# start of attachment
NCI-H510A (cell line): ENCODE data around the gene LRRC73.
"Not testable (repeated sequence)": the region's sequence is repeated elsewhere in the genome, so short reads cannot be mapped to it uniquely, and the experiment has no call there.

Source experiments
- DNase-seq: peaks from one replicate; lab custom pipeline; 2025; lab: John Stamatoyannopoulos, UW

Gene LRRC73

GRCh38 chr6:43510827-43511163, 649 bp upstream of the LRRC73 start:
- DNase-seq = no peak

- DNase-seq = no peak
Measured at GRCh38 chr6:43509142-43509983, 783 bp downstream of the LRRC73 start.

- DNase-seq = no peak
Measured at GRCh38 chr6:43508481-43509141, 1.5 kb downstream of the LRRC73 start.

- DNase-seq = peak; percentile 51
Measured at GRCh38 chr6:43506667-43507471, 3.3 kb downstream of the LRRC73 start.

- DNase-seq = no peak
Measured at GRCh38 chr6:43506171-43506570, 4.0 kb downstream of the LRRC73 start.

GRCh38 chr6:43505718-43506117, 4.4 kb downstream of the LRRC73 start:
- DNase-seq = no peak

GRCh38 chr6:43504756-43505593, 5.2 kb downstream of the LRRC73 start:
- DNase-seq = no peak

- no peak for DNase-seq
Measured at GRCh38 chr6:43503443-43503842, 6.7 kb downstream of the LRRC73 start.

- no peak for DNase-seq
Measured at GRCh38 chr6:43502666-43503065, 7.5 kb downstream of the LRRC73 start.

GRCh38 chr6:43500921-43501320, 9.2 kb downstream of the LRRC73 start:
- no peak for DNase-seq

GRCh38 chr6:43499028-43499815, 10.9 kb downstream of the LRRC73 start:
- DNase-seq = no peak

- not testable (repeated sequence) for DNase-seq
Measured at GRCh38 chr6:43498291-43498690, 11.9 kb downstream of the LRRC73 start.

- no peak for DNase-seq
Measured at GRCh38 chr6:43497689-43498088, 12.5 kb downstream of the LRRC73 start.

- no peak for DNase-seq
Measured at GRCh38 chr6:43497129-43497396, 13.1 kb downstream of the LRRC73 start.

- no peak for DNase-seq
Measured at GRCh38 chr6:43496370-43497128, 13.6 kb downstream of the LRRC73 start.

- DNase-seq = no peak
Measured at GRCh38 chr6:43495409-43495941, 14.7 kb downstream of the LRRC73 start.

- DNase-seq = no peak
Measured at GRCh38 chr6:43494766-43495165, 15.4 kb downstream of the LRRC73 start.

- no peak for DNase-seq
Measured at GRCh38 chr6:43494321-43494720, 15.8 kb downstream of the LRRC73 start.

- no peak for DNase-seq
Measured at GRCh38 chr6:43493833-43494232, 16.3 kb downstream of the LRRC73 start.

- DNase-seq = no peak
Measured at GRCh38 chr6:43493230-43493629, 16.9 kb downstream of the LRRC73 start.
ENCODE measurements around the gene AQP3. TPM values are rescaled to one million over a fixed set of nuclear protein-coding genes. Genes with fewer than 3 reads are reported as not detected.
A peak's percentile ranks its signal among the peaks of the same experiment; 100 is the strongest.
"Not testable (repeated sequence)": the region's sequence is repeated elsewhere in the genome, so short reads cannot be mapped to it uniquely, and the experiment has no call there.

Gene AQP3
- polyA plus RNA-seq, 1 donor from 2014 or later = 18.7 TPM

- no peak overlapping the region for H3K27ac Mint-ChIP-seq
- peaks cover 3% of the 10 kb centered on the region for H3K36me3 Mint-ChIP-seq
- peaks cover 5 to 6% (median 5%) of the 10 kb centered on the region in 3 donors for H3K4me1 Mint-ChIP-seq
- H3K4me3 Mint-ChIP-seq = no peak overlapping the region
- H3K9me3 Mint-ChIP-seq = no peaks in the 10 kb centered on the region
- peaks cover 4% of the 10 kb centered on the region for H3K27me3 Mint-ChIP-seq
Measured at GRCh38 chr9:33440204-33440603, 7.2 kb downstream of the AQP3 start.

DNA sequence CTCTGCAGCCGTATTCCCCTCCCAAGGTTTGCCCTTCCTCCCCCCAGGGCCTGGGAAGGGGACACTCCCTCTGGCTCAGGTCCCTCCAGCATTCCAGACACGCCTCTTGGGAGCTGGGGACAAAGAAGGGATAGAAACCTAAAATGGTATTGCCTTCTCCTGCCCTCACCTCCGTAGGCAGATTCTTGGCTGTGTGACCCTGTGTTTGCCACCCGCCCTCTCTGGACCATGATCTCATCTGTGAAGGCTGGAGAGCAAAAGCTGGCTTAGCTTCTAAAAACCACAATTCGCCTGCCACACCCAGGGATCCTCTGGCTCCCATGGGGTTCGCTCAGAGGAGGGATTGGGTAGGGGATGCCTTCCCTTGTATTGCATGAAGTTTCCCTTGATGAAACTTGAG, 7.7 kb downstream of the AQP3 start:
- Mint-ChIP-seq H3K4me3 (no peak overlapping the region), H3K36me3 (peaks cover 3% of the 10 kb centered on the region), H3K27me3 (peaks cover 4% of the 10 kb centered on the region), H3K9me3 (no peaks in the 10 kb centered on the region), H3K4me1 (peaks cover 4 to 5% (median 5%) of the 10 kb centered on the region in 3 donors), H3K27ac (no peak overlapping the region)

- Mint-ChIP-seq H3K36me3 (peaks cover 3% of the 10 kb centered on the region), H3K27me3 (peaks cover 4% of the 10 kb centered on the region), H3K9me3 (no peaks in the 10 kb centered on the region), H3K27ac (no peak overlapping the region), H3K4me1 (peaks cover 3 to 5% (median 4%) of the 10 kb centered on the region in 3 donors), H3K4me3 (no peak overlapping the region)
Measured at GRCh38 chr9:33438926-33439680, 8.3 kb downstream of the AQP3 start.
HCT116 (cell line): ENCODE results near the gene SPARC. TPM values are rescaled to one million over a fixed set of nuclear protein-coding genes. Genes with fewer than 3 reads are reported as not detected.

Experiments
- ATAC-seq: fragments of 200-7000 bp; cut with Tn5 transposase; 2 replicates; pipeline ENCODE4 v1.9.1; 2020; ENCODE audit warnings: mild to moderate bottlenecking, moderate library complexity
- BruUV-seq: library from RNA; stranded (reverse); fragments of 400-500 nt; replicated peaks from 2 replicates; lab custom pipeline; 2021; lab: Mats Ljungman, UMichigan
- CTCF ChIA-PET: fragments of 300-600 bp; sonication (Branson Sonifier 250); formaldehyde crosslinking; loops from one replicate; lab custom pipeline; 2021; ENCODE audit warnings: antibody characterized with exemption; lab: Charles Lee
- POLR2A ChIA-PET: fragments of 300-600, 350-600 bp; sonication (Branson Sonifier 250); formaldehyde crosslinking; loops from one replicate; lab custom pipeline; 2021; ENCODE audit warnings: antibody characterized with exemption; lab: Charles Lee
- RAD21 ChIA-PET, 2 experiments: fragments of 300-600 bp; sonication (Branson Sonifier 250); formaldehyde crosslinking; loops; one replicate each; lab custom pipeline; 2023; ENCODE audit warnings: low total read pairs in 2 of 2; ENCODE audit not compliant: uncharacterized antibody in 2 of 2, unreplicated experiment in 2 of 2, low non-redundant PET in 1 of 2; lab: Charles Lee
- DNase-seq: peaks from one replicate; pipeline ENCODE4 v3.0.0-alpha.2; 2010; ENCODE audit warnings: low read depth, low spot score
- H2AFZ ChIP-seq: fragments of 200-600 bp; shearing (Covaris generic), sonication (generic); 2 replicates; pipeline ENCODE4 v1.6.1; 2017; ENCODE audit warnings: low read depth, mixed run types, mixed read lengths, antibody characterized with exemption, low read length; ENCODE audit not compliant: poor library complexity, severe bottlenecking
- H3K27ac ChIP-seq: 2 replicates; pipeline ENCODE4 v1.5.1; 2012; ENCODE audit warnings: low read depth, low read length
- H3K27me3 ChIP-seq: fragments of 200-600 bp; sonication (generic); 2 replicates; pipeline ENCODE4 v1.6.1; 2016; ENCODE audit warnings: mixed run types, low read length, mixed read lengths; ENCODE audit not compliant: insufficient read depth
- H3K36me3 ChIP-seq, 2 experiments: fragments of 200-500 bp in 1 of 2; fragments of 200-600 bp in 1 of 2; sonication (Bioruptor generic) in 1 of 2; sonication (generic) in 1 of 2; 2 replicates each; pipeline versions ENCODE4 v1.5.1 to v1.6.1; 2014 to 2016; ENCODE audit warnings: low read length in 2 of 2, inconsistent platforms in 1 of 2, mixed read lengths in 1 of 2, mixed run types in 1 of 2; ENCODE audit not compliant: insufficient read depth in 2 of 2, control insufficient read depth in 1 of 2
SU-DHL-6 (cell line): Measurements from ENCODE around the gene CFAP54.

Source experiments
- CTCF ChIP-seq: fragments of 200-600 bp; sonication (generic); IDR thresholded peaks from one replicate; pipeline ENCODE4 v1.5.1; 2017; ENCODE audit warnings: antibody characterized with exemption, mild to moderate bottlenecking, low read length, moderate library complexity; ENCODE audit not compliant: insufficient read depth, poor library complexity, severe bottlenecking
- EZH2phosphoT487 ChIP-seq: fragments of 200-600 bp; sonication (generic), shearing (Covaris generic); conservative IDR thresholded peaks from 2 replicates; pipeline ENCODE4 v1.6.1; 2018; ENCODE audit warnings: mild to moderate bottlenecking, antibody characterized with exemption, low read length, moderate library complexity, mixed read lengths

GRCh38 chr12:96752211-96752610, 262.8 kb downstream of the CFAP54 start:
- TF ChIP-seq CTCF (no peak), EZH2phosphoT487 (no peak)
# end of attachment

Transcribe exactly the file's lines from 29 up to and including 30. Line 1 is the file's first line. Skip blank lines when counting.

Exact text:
Measured at GRCh38 chr6:43498291-43498690, 11.9 kb downstream of the LRRC73 start.

- no peak for DNase-seq